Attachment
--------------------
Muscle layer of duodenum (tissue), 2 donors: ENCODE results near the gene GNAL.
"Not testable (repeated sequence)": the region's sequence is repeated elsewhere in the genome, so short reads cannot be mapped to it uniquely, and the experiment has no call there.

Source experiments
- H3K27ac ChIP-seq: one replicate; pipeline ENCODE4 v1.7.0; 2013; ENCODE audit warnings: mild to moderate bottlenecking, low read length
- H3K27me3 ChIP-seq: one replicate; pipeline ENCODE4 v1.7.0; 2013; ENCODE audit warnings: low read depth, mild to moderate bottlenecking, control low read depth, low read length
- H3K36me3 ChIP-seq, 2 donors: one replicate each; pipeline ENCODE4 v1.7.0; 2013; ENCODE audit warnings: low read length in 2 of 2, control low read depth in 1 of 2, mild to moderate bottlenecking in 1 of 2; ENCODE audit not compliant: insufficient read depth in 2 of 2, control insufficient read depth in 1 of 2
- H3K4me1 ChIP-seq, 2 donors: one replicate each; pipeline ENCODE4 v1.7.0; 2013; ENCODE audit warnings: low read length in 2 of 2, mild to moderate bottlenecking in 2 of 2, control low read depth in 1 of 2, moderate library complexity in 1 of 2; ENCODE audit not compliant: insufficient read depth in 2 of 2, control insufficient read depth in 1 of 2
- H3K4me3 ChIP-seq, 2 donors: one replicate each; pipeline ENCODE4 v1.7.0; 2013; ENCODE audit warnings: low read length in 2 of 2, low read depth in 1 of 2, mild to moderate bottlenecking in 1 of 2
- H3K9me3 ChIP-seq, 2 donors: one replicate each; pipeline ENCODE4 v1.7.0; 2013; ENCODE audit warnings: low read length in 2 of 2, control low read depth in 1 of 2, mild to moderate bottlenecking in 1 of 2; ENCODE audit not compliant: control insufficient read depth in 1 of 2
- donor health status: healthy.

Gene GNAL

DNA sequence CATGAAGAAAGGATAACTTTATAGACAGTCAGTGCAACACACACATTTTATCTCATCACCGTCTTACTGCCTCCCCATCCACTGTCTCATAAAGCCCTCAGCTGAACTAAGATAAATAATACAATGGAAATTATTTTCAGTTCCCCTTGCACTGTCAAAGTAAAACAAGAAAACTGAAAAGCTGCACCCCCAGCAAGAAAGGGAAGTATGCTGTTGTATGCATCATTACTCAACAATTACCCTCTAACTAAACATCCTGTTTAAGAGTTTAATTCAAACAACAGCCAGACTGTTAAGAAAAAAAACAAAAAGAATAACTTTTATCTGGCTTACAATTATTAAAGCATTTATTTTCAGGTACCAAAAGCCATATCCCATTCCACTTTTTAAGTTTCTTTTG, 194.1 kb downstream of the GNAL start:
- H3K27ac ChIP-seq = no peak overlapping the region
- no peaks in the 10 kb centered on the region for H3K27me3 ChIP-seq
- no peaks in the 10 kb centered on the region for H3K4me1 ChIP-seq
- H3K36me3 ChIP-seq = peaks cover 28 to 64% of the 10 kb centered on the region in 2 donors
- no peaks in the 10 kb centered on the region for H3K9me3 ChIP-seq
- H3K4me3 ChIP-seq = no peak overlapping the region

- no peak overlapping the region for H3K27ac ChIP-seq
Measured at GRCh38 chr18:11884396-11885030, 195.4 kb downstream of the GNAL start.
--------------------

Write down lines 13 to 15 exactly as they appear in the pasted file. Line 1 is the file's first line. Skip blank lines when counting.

- H3K27ac ChIP-seq = no peak overlapping the region
- no peaks in the 10 kb centered on the region for H3K27me3 ChIP-seq
- no peaks in the 10 kb centered on the region for H3K4me1 ChIP-seq